“What’s been nice is that teachers jumped on board immediately,” says Goldberg, who successfully converted previously scheduled Passover programs to virtual experiences.
“We were supposed to go to a matzoh factory in Montgomery County. Instead, we had a virtual matzoh factory tour. We also had a cooking demonstration about how to prepare a seder plate when you might not have the right things. There was fantastic participation, and it was kind of nice to see the parents participating in their kitchens.”
Closer Connections, Sacred Space
Michelle Gold, director of the Goldsmith Early Childhood Center of Chizuk Amuno Congregation, says she has enjoyed having more sustained contact with parents during this challenging period.
“Even though we’re apart, we see closer connections between teachers and parents,” she says. “Because people are [normally] so busy, we’re actually seeing more of some parents.”
Gold says since the school building closed, she and her staff have been “trying to think out of the box. We’ve had to explain to parents, ‘Don’t think of Zoom as part of your child’s screen time. This [Zoom platform] is your classroom now.’ We tell them to set up a sacred space for learning, especially for the 4- and 5-year-olds.”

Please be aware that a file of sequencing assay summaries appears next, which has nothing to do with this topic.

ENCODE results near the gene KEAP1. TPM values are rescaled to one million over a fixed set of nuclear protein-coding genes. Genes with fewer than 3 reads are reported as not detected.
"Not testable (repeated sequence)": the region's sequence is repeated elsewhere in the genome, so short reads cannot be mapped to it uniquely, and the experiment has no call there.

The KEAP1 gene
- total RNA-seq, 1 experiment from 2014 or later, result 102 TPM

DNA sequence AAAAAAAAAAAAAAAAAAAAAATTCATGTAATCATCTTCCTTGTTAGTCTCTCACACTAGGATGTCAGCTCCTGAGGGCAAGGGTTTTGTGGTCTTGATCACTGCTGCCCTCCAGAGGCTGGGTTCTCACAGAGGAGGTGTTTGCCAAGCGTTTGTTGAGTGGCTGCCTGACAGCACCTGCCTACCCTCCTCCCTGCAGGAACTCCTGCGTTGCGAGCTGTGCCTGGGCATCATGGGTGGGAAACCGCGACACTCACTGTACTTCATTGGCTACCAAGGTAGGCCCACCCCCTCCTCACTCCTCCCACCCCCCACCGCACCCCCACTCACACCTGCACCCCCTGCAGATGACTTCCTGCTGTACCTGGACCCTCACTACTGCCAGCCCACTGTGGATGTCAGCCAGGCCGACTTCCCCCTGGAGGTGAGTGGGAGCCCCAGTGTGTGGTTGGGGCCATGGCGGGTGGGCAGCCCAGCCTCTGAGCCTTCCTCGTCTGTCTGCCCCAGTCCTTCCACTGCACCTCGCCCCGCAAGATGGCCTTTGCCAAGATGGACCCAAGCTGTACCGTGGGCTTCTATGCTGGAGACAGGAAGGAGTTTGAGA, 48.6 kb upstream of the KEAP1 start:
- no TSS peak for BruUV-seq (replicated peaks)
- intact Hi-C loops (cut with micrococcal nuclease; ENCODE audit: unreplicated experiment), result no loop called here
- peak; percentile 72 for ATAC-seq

Gold says the older students are meeting virtually with their teachers daily, while the 2- and 3-year-old classes are meeting three times a week.
“On top of the Zoom classes, some teachers are sending things home like Bingo or matching games that the kids can prepare to share with their teachers,” she says.
Goldsmith has incorporated all of its “specials,” such as library, music and drama classes, into its online curriculum.
“We’ve tried to go beyond Zoom meetings,” says Gold. “The teachers have put themselves out there to talk to kids whenever they want. When a child has a birthday, they’re getting a FaceTime message. I feel really good about what we’re doing.”
At Chizuk Amuno’s Rosenbloom Religious School, the staff is busier than ever, says Melissa Berman, assistant director of RRS and Young Family Program coordinator at the synagogue.
“All teachers are doing Zoom classes Wednesday and Sundays,” she says. “We’re trying to be more creative in the framework of what kids are capable of doing at home.”
For example, Rosenbloom runs a “Ma Nishtana Challenge” every Passover season for its second-grade students.
“It’s a big deal for them,” Berman says. “They practice and practice. This year, we still did it. We listened to them [recite The Four Questions] online. Usually, the kids get rewarded with a box of Passover candy and a Barnes & Noble’s gift card. This year, they still got the gift cards. We also have a superhero challenge when kids can either dress up or draw a picture of their superhero, and talk about their super powers. They get certificates, and everyone receives a newsletter update about the challenge.” (The superhero challenge was also held virtually this year.) Rosenbloom will also present online drama and music classes this week.
“We’re doing the best we can to maintain community,” says Berman. “I can’t say we’ll ever be 100 percent because it’s so important to really be together. Nothing will be like that first Shabbat [after the pandemic is over] when we can all get back together.”